Chapter 8, To New Zealand
17th August 1944
“Extremely hot lately. Fruit is plentiful, tomatoes, peas, peaches and grapes just as good as those in NZ! During the advance on Florence we stayed in some luxurious houses with all the trimmings, sleeping on sprung beds and between sheets. A wonderful rest after footslogging it through rough hill country and digging into rock. Bill.”
‘Al Mio Caio John, Fay’
On 3rd October 1944 Feni gives or sends a photo of herself to John with a note on the back. Perhaps he knew he was going to be leaving Naples for the last time.
On 21st November 1944 when he was marched in to advanced base CTBA 2nd NZ General Hospital and was transferred from x(ii) list to X(iv) list NZ Medical Corps (regarded A). On 24th Nov he was admitted to 3 NZGH and X (ii) list of NZMC. By 25th Nov he was marched in to 25 NZ Gen Hospital from advanced base and struck off the x(iv) list NZMC. He marched out of 3NZ Gen Hospital.
From 24th November 1944 John was based at 3NZGH (xii) list NZMC in Bari?. On 25th he marched to 25 NZGH and was struck off (xiv) list NZMC.
He was discharded from 3NZGH on 8th Feb 1945 and struck off X(ii) list of NZMC – Central Mediterranean Force but did not leave Italy or the warfront until July. Perhaps he spent another 5 months on Ischia before returning to New Zealand. In any case John and Feni got engaged.
On 16th July 1945 he returned to NZ ‘’protected personnel’ [Cmb INMHS]. He changed at Taranto for the voyage to ME Middle East. Disembarked at Port Tewfik. On 19th July 1945 travelled to NZ without his fiance. After victory in Europe, and increasingly after VJ Day, troopships brought back to New Zealand not only servicemen and released prisoners of war but the wives, children, and finacées of men in the three services.
With the blackout lifted, with no unnecessary parades or picket duties to annoy them, the men had little to grumble about (except the food and the overcrowding) and even less to do. At sea they played Crown and Anchor and two-up, fell into deep day-dreams of the future, and nursed the children on the boat-decks. In port many of them took the opportunity of having a final fling, but not with the old fierce concentration, and they returned almost with relief to the boredom, the day-dreams, and the babies on the boat-deck. One after another the ships came into home waters. John disembarked on 18th September 1945 in Wellington. He was placed in Area 7 pool (on 9ILWOP) pending discharge in Napier. Overseas leave formally ceased on 19th December 1945 after 4 years and 169 days of service.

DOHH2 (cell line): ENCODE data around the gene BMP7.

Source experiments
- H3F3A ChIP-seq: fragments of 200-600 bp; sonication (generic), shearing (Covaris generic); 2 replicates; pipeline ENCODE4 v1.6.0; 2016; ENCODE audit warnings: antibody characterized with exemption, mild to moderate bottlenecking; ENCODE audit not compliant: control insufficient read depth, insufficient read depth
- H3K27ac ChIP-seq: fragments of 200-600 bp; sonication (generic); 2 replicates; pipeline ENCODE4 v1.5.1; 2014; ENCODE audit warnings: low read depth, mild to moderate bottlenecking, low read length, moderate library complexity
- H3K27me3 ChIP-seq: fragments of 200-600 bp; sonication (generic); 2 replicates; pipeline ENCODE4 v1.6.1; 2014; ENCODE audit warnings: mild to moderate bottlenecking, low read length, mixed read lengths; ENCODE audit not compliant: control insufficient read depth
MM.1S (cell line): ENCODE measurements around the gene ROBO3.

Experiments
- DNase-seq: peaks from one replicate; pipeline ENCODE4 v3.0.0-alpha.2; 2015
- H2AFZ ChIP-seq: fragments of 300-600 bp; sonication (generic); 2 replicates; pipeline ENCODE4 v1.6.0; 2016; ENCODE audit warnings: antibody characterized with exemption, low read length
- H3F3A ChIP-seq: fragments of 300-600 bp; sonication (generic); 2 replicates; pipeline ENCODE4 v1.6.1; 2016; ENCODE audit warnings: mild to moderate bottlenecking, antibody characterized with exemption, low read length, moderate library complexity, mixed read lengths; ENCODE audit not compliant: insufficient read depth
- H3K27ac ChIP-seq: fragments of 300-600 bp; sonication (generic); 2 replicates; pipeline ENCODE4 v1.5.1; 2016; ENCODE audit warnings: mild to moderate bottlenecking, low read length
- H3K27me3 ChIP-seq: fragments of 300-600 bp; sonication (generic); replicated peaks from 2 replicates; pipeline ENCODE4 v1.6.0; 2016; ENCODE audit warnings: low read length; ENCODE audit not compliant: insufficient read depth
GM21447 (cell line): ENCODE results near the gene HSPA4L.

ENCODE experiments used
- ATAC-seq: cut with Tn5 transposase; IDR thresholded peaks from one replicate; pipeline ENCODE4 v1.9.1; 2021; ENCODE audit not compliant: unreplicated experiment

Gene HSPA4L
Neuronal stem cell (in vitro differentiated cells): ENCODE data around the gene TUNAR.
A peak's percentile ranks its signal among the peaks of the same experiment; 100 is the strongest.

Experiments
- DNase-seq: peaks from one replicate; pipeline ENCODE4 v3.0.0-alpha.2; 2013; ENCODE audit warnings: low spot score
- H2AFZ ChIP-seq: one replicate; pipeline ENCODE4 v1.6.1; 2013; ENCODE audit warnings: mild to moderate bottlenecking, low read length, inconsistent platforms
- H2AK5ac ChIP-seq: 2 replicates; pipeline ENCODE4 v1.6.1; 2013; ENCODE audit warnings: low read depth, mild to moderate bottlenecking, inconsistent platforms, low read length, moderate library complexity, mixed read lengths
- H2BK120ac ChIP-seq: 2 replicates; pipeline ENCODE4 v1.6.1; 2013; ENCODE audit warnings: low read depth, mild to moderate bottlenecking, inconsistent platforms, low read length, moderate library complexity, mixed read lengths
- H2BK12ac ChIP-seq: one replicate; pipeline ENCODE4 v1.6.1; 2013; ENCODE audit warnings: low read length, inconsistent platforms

John was awarded the following medals:
1939-1945 Star, Africa Star, 8th Army Clasp, Italy Star, Defence Medal, War Medal 1939-1945, NZ War Service Medal.
Fay longed to go out to NZ and be with John. A letter to Ruby dated 25th November 1946 from Ischia, tells of her heartache.
The fiancés and brides of soldiers had to wait for soldiers and the injured to be repatriated home and therefore shipping and transport to be available. John too remained hopeful of the day when Feny would be with him but in Bill’s letter to Ruby dated 4th March 1946, he explains that they felt unsettled returning to civilian life. Due to winding up all their affairs up before leaving 4 years ago, they were unable to get their old cottage back and there was now a shortage of housing. He wanted to make sure he and Bill had settled and had accommodation (a home of their own) first. There was also the matter of the official paperwork being arranged and approved. They were living in ‘comfortable quarters close to’ their job at Vidals in Te Mata Road.